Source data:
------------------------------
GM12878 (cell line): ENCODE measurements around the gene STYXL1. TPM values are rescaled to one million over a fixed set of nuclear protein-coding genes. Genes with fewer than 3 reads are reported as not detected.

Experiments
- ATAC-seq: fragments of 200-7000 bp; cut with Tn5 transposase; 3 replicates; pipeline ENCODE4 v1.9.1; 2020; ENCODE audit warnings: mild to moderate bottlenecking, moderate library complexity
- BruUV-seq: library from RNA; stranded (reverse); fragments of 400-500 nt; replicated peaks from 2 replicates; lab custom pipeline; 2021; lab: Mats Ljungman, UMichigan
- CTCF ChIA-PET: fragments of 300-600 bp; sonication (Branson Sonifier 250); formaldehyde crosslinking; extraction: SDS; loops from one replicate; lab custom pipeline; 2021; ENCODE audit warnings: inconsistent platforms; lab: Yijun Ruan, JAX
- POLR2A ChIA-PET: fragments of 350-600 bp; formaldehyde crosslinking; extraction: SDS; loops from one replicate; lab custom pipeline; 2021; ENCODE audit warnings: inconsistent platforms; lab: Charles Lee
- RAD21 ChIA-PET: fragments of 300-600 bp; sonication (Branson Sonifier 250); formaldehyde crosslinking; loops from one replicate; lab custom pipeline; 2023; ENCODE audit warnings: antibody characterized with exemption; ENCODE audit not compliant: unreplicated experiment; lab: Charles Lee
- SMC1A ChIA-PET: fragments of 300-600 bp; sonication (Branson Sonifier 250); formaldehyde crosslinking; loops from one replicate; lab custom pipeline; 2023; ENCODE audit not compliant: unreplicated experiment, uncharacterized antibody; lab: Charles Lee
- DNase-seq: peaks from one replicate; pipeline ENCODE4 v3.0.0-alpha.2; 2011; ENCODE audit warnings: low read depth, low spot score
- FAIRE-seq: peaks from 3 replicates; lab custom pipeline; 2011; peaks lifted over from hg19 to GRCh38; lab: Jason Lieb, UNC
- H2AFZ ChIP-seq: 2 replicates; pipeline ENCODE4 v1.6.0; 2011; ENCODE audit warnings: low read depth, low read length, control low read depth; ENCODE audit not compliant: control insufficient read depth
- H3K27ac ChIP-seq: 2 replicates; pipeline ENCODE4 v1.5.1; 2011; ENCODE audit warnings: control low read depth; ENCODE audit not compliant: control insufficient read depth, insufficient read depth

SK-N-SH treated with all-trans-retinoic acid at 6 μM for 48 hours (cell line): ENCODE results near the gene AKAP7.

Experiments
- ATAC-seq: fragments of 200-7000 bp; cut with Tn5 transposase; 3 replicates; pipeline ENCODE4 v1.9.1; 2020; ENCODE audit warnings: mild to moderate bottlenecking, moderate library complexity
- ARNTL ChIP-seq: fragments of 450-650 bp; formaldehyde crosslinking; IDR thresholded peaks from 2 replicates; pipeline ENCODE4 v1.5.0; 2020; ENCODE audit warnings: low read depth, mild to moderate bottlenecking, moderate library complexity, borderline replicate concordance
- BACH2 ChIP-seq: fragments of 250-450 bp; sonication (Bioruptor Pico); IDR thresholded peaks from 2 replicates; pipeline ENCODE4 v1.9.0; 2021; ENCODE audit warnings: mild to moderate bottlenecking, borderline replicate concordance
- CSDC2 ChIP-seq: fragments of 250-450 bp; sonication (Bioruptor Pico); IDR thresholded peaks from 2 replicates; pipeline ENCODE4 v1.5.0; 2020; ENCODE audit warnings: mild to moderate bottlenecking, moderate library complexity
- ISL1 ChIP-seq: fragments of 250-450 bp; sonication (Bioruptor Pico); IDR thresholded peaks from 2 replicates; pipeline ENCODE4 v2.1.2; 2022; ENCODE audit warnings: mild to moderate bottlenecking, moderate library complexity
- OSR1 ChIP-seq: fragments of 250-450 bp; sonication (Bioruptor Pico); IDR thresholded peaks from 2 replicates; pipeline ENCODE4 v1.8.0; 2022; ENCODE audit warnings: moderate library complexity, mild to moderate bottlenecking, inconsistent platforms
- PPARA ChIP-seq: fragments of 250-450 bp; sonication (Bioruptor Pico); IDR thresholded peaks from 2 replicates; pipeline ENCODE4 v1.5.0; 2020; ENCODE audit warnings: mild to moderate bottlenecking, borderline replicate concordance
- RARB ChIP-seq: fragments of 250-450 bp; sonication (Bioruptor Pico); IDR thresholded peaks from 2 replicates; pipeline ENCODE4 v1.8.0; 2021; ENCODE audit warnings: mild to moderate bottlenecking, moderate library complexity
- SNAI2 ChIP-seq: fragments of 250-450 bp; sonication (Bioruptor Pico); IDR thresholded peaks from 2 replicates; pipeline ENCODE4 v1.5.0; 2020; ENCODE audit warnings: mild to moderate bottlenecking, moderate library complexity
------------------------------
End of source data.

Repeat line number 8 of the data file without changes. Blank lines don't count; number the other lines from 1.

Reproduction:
- SMC1A ChIA-PET: fragments of 300-600 bp; sonication (Branson Sonifier 250); formaldehyde crosslinking; loops from one replicate; lab custom pipeline; 2023; ENCODE audit not compliant: unreplicated experiment, uncharacterized antibody; lab: Charles Lee